D.S.: Well, let's see, (laughs) the worst industry moment was basically the fact that for two years I was signed to this record deal and nothing happened. Like, I got signed to this label. It was really kinda in an inappropriate place for me to be, so I just spent two years, like in business limbo, living in LA and not knowing whether I was going to make a record or not, but supposedly signed to this label. So, finally, when Atlantic bought me off of that initial record label it was really cool. Like Val was the President of Atlantic, Ron Shaprio the GM, Tim Sommer my A&R person, they all came in my living room, and like saw me play an acoustic show, at my house.

S.G.: This was in LA?

D.S.: This was in LA and that's pretty much when I got signed. It was cool. It was nice.

S.G.: Now that your signed with a major label and you have a CD out, are you getting on all the A-list parties?

D.S.: I was on a few of them before. I had some kind of slightly jet-set friends in College so, yeah, it's, in fact, I think I'm going to less parties then I did when I was in College. Maybe that will change, we'll see.

S.G.: Has the exposure now gotten you a little more recognition with some people that probably would have snubbed you a couple of years back?

D.S.: Maybe, but, you know, it's really not at that point yet. I think you have to sell a ton of records to get that thing that we think of as "Name Recognition." You know, maybe five thousand people in the world own my record right now, so its just not.....

S.G.: Being on the road has got to be long and boring. What do you read or what do you listen to?

D.S.: I actually just read a really interesting book about the IRA, which was quite good.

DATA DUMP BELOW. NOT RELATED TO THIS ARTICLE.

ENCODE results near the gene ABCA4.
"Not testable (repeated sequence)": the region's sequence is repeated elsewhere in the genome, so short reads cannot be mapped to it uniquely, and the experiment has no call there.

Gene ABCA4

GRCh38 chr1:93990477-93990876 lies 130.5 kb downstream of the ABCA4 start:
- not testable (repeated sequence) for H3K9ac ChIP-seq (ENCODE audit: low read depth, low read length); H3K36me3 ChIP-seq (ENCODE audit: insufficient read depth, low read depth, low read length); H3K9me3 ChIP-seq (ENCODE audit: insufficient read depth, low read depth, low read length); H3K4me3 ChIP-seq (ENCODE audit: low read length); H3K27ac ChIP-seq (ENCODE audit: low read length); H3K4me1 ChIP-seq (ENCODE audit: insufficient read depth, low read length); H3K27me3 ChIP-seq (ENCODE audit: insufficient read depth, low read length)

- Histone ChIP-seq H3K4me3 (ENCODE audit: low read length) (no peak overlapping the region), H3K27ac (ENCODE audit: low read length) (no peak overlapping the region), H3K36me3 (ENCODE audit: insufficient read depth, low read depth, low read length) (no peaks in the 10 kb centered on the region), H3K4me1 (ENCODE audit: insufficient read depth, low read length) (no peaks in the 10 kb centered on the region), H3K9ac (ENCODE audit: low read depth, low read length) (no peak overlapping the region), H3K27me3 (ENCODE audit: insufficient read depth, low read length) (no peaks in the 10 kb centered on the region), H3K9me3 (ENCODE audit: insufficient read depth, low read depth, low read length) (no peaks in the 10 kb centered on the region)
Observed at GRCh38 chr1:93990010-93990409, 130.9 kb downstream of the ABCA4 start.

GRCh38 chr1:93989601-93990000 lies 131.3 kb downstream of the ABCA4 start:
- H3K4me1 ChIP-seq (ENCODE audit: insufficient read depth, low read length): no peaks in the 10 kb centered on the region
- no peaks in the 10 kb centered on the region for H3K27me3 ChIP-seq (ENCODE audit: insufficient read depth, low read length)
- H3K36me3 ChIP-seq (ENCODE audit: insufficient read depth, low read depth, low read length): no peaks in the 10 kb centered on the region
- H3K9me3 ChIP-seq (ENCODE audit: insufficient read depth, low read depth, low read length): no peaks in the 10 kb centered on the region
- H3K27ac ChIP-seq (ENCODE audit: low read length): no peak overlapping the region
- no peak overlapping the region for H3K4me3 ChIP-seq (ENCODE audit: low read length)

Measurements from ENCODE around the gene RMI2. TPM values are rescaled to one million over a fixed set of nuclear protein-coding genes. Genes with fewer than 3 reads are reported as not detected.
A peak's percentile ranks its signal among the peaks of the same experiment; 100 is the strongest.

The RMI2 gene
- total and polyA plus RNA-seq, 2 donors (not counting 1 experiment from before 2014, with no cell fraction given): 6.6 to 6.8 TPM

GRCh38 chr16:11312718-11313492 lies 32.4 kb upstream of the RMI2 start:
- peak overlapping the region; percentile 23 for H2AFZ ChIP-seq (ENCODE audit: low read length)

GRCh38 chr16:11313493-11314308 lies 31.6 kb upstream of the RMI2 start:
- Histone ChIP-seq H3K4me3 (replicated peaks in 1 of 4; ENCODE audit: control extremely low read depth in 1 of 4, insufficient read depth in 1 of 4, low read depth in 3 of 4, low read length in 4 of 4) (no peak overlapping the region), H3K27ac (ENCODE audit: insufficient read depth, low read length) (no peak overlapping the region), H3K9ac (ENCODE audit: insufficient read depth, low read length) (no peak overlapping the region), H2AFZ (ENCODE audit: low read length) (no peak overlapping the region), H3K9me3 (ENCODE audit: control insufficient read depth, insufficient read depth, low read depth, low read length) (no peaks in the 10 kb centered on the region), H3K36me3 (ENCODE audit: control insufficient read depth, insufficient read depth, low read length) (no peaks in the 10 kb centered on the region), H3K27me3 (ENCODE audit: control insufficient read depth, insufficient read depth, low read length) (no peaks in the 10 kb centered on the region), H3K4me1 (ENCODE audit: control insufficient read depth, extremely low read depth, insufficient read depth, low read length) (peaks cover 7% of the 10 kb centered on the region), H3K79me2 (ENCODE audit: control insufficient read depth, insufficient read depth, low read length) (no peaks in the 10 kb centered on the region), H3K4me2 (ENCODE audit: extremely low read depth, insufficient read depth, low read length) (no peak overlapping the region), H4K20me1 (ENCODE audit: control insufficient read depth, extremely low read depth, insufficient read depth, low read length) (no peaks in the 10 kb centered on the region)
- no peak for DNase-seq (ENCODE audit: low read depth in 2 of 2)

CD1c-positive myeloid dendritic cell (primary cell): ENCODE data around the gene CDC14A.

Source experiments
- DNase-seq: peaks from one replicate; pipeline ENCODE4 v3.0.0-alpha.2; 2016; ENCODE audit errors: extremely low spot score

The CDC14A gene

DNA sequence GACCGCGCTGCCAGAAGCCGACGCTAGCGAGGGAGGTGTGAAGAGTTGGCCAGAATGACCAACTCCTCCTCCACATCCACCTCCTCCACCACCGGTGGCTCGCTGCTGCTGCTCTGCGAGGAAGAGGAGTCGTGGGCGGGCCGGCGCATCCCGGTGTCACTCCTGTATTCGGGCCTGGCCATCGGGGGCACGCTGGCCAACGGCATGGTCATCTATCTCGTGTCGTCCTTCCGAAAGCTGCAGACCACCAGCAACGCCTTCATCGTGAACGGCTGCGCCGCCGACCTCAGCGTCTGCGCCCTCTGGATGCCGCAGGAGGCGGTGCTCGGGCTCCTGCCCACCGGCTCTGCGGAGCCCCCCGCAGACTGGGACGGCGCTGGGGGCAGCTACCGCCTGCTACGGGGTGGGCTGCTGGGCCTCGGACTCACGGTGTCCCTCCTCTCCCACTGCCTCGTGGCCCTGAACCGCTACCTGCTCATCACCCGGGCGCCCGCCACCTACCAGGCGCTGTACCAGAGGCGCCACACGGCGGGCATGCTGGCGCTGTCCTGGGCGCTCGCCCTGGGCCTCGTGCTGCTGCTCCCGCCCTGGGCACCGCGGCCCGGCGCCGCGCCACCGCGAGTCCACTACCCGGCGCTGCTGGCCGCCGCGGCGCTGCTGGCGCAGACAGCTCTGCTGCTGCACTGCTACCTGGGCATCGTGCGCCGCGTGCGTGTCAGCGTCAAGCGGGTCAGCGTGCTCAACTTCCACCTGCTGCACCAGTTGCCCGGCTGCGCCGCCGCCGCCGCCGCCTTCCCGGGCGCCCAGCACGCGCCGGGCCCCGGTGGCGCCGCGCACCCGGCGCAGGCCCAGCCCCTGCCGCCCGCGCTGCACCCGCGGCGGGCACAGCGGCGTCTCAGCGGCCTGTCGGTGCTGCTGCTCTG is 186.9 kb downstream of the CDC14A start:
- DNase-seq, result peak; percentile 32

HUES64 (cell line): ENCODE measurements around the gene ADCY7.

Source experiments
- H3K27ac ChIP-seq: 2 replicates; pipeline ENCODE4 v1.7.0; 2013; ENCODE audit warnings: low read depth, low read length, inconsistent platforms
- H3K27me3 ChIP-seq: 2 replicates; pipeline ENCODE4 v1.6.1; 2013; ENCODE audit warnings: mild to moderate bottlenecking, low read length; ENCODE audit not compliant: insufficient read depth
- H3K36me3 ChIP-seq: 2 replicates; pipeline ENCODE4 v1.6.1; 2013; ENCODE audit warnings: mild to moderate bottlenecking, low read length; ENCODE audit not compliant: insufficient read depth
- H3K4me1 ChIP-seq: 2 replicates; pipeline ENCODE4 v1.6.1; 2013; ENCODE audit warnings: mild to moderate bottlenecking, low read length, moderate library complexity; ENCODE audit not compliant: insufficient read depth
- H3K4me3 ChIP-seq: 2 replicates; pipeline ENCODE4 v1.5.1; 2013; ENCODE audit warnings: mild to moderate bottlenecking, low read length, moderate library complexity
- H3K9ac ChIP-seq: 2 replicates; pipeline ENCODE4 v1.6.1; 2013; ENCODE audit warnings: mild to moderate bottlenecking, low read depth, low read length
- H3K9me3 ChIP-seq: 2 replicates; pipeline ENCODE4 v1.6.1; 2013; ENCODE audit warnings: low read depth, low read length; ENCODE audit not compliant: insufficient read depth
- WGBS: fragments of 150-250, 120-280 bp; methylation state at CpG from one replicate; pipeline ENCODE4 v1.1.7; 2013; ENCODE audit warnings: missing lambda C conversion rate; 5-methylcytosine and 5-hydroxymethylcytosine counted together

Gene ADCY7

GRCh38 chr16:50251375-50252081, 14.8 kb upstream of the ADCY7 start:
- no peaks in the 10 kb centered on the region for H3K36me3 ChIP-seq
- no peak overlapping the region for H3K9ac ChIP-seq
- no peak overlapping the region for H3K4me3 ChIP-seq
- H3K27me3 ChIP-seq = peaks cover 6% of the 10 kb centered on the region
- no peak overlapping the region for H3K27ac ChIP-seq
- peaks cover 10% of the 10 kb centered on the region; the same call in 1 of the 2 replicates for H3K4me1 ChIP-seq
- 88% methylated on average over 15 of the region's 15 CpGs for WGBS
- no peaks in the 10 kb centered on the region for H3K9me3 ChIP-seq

S.G.: Remember the name or the author?

D.S.: Um, his name is Kevin Tulis(?). He's like an English-Irishman who wrote the book and it was quite good. I read allot of you know, Irvine Welsh, you know, Trainspotting guy. I read all of his books, they're really fun. I'm reading a Julian Barnes book of short stories right now. It's kinda neat. I like English authors.

S.G.: Do you buy them in soft or hard back?

D.S.: Kinda half and half.

S.G.: When you put the headphones on, what are you listening to?

D.S.: Believe it or not, allot of like, drum and bass music.

S.G.: For example?

D.S.: Like, Jungle stuff like- Metal Heads, Goldy, Jerky you know that kinda stuff.

S.G.: That surprises me. I wouldn't have imagined that.

D.S.: Yeah, for some reason I'm just really into that.

S.G.: It's your alter ego, huh?

D.S.: Maybe, yeah, it maybe a little hint as to where things could be going in the future.

S.G.: There's a little insight. Have you changed your show since May?

D.S.: Well, the show is pretty much the same thing because we haven't had any time to go into rehearsal to go in and change it, its just been like constant stuff, the show's pretty much the same. Hopefully I may possibly go out on the road with Everything but the Girl, in which case we're gonna try to change some things up and make it slightly more... groovy, I guess you could say.

S.G.: So you're gonna funk up your music?

D.S.: Maybe, yeah, a little yeah, maybe even some drum sequences even.

S.G.: Do dare, do dare.

D.S.: (laughs)

S.G.: Where are you calling home these days and when you get a little vacation what are you gonna do?